Accessible Toilet Checklist: A guide to designing a wheelchair-friendly loo

Accessible Toilet Checklist: A guide to designing a wheelchair-friendly loo

3 min read

Disclaimer: I am not a professional with regards to the specifications for accessible toilets. However, based on personal experience as a mobility aid user, I consider the criteria below important. The information in this post should serve as a guide in combination with advice from an expert in this field.

Accessible toilets are an absolute necessity for many people living with a disability. A crucial part of inclusive spaces, their design features allow wheelchair users and individuals with a range of (physical) disabilities to use the toilet as independently and safely as possible. 

Below you’ll find an Accessible Toilet Checklist with some important things to consider when designing a wheelchair-friendly toilet. 

But first: Who are accessible toilets made for?

  • Wheelchair users
  • Individuals with mobility impairments
  • People with bowel and/or bladder conditions
  • People with balance issues, grip issues, or other conditions that make support rails useful
  • People with a range of invisible disabilities who also need to use the facilities
  • … and more

ACCESSIBLE TOILET CHECKLIST

Entrance

  • Is the doorway wide enough for a wheelchair user to pass through? (min. 80 cm / 32 inches wide)
  • Is the doorway threshold-free?
  • Is the door lightweight?
  • Does the door have a horizontal bar across the inside (along its full width) to help close it?
  • Does the door open outwards, allowing safe and easy access in an emergency?

Support

  • Are there grab rails on both sides of the toilet?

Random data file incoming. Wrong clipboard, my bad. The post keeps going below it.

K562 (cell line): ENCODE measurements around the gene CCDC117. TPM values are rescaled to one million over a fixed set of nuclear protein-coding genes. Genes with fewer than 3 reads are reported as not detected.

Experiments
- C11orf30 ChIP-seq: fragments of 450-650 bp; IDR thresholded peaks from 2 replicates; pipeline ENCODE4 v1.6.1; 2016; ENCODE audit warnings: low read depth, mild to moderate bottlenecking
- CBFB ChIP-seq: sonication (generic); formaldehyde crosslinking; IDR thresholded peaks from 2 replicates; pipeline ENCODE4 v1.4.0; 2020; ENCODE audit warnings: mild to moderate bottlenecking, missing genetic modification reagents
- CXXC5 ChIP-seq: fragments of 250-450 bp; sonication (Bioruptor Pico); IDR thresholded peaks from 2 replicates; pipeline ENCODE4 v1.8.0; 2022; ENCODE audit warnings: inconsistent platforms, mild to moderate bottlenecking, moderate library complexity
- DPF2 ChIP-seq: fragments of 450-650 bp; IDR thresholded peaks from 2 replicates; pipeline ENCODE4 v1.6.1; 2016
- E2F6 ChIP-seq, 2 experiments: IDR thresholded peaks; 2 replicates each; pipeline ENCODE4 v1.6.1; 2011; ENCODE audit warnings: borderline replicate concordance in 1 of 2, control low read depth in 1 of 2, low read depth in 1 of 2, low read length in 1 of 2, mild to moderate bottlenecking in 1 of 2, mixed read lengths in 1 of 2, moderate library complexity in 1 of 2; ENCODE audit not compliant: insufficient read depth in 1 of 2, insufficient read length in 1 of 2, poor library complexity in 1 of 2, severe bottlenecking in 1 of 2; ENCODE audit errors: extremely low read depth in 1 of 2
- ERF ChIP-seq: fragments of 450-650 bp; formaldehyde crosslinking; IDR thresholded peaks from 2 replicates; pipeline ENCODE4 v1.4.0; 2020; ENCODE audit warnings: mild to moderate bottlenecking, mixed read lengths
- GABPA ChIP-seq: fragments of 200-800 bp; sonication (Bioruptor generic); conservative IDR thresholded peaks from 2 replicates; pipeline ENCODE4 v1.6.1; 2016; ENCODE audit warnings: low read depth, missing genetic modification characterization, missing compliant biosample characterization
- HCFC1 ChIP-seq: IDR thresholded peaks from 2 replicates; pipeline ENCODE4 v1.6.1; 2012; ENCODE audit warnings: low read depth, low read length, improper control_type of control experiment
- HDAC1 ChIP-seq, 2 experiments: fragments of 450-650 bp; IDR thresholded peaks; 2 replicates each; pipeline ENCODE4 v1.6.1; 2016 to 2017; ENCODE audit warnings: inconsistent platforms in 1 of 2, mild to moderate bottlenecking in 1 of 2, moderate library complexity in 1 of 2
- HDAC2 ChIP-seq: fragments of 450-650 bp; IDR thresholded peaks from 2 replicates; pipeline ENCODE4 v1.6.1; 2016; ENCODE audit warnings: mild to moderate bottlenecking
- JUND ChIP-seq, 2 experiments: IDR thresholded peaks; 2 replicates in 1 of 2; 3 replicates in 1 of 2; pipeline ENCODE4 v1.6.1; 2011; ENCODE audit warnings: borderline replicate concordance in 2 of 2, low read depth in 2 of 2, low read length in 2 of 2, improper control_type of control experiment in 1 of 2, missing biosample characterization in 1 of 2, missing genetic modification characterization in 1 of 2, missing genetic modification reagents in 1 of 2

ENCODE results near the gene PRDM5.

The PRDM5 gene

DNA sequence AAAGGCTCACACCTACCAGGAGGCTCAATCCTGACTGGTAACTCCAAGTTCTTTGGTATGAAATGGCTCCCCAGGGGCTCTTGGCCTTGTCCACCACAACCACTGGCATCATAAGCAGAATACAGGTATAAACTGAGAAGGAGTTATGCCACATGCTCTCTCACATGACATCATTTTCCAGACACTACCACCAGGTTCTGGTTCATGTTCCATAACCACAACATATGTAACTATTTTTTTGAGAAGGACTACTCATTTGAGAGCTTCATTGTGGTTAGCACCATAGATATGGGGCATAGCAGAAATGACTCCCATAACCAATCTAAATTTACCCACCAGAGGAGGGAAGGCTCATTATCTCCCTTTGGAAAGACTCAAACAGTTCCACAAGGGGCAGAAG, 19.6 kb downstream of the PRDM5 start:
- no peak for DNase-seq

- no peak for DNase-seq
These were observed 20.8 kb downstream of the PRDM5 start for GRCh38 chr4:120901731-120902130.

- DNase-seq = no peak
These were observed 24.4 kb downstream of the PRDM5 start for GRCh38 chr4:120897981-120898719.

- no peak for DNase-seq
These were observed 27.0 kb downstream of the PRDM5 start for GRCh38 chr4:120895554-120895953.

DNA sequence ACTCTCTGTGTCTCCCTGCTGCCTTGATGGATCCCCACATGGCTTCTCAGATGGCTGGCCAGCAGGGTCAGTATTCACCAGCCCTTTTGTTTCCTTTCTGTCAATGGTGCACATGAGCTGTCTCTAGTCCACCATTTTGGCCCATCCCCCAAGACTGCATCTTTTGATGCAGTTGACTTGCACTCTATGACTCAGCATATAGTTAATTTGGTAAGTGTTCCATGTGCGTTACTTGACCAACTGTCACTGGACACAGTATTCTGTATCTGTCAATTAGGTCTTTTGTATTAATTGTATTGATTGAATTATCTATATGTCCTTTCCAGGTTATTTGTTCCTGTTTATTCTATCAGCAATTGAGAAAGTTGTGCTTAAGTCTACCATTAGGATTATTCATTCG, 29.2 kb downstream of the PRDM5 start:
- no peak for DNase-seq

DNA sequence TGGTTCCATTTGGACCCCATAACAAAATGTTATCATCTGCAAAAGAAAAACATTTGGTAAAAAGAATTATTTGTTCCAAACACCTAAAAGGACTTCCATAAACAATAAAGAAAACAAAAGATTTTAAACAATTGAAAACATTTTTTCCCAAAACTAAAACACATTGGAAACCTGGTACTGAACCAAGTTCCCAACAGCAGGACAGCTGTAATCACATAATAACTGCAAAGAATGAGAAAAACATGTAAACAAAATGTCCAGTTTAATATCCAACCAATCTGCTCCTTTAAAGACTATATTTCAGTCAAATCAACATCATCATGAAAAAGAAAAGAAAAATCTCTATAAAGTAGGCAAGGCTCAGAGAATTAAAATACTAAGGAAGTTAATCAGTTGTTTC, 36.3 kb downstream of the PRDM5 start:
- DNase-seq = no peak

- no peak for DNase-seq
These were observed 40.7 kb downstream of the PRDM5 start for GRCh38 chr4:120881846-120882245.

• Is the toilet seat elevated?

Amenities

  • Is the mirror low enough for wheelchair users?
  • Is the sink low enough for wheelchair users?
  • Is the soap dispenser within reach for wheelchair users?
  • Is the paper towel dispenser/ hand dryer within reach for wheelchair users?
  • Is the bin within reach for wheelchair users?
  • Is the toilet paper within easy reach when seated on the toilet?
  • Is the paper towel dispenser/ hand dryer close enough to the sink and bin (so that users don't have to use wet hands on their mobility aids to move between the two)?
TIP: If you’re in doubt about any of the answers to the above questions, I recommend sitting in a (wheel)chair and testing it out for yourself. 

Design

  • Is the tap a design that doesn't require much force to operate?
  • Is the tap a design that can be used with a closed fist? (Tip: Use a lever design)
  • Is the bin a design that doesn't require much force to operate?
  • Is the bin a design that can be used with a closed fist?
  • The bin does not require the use of feet/ legs to operate (i.e. it is not a foot pedal bin).
  • The bin is large enough to dispose of diapers, stoma bags or other larger waste/ sanitary items.

Space

  • Is the toilet spacious enough to turn at least 1.5 m full circle in a wheelchair?
  • Is the space underneath the sink free, allowing a wheelchair user to roll right up to it?
  • The accessible toilet is not being used for storage space.

Safety features

  • Is there an emergency alarm cord inside the toilet?
  • Does the emergency alarm cord go around the whole parameter of the accessible toilet?
  • Is the emergency alarm cord strung along the wall approx. 40 cm from the ground?
  • Is the emergency alarm cord system fully functioning?
  • Are staff members well-trained in responding to the emergency alarm system?

Signposting

  • Is the way to the accessible toilet clearly signposted with a wheelchair icon?
  • Is the door to the accessible toilet clearly signposted with a wheelchair icon?
  • Is all signposting clearly visible from afar?

Useful Resources

Tip: accessaloo, an app putting wheelchair-friendly loos on the map   

accessaloo is a new app (2019) that allows users to share information and locate accessible toilets around the globe. Click here to go to the accessaloo website, or download the app directly from the App Store or Google Play

Click here to go to Able Amsterdam’s Accessible Toilet Directory.

Click here for a related blog post: “What makes a toilet accessible?  Important features of a wheelchair-friendly loo”

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Josephine Rees

My name is Josephine Rees (1993) and I am Dutch-British. I was raised in Tokyo and Moscow and moved to The Netherlands to study Anthropology & Human Geography in 2012. After briefly living in Thailand and Cambodia, I am now based in Amsterdam. I love exploring this beautiful city and hope to help others by sharing exciting accessibility tips.

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